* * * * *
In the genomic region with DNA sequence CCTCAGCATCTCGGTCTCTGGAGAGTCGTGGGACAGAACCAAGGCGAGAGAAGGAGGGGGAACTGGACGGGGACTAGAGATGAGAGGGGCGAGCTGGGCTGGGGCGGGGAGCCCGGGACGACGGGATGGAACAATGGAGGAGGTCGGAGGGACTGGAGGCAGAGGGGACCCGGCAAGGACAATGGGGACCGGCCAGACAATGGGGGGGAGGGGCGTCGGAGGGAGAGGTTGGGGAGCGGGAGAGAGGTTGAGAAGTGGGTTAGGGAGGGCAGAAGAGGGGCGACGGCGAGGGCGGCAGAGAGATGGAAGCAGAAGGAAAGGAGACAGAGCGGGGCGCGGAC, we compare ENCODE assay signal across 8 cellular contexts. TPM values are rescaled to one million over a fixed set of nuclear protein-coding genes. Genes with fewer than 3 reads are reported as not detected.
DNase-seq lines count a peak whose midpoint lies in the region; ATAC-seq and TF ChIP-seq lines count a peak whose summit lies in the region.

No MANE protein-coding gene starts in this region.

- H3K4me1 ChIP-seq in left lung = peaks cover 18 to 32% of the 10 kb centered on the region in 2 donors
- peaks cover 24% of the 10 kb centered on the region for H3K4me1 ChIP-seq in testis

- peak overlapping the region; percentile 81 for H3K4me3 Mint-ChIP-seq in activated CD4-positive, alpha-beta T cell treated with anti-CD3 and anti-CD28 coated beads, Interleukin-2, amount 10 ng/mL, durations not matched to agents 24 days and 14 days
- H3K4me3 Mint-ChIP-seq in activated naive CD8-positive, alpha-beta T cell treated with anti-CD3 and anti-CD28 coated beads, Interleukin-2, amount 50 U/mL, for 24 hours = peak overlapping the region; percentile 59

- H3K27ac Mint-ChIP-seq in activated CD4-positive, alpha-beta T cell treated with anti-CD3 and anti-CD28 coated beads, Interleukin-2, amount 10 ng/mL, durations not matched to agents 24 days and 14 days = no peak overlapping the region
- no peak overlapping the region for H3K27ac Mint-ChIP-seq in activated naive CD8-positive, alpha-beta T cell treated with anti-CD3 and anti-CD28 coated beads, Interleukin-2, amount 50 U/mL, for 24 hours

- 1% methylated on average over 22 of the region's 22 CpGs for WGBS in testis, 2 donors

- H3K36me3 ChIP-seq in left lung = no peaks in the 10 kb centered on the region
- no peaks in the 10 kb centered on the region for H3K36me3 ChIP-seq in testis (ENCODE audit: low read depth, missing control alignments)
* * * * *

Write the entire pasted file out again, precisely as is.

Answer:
In the genomic region with DNA sequence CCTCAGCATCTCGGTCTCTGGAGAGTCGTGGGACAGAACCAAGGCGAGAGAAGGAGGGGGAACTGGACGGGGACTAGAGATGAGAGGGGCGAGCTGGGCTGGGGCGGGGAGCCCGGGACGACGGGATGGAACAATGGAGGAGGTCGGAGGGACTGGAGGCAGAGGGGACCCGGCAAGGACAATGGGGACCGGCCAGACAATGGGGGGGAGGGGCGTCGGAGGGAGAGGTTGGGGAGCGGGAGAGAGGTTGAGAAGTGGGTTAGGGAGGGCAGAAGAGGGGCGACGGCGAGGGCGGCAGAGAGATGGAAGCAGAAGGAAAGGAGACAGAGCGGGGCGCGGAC, we compare ENCODE assay signal across 8 cellular contexts. TPM values are rescaled to one million over a fixed set of nuclear protein-coding genes. Genes with fewer than 3 reads are reported as not detected.
DNase-seq lines count a peak whose midpoint lies in the region; ATAC-seq and TF ChIP-seq lines count a peak whose summit lies in the region.

No MANE protein-coding gene starts in this region.

- H3K4me1 ChIP-seq in left lung = peaks cover 18 to 32% of the 10 kb centered on the region in 2 donors
- peaks cover 24% of the 10 kb centered on the region for H3K4me1 ChIP-seq in testis

- peak overlapping the region; percentile 81 for H3K4me3 Mint-ChIP-seq in activated CD4-positive, alpha-beta T cell treated with anti-CD3 and anti-CD28 coated beads, Interleukin-2, amount 10 ng/mL, durations not matched to agents 24 days and 14 days
- H3K4me3 Mint-ChIP-seq in activated naive CD8-positive, alpha-beta T cell treated with anti-CD3 and anti-CD28 coated beads, Interleukin-2, amount 50 U/mL, for 24 hours = peak overlapping the region; percentile 59

- H3K27ac Mint-ChIP-seq in activated CD4-positive, alpha-beta T cell treated with anti-CD3 and anti-CD28 coated beads, Interleukin-2, amount 10 ng/mL, durations not matched to agents 24 days and 14 days = no peak overlapping the region
- no peak overlapping the region for H3K27ac Mint-ChIP-seq in activated naive CD8-positive, alpha-beta T cell treated with anti-CD3 and anti-CD28 coated beads, Interleukin-2, amount 50 U/mL, for 24 hours

- 1% methylated on average over 22 of the region's 22 CpGs for WGBS in testis, 2 donors

- H3K36me3 ChIP-seq in left lung = no peaks in the 10 kb centered on the region
- no peaks in the 10 kb centered on the region for H3K36me3 ChIP-seq in testis (ENCODE audit: low read depth, missing control alignments)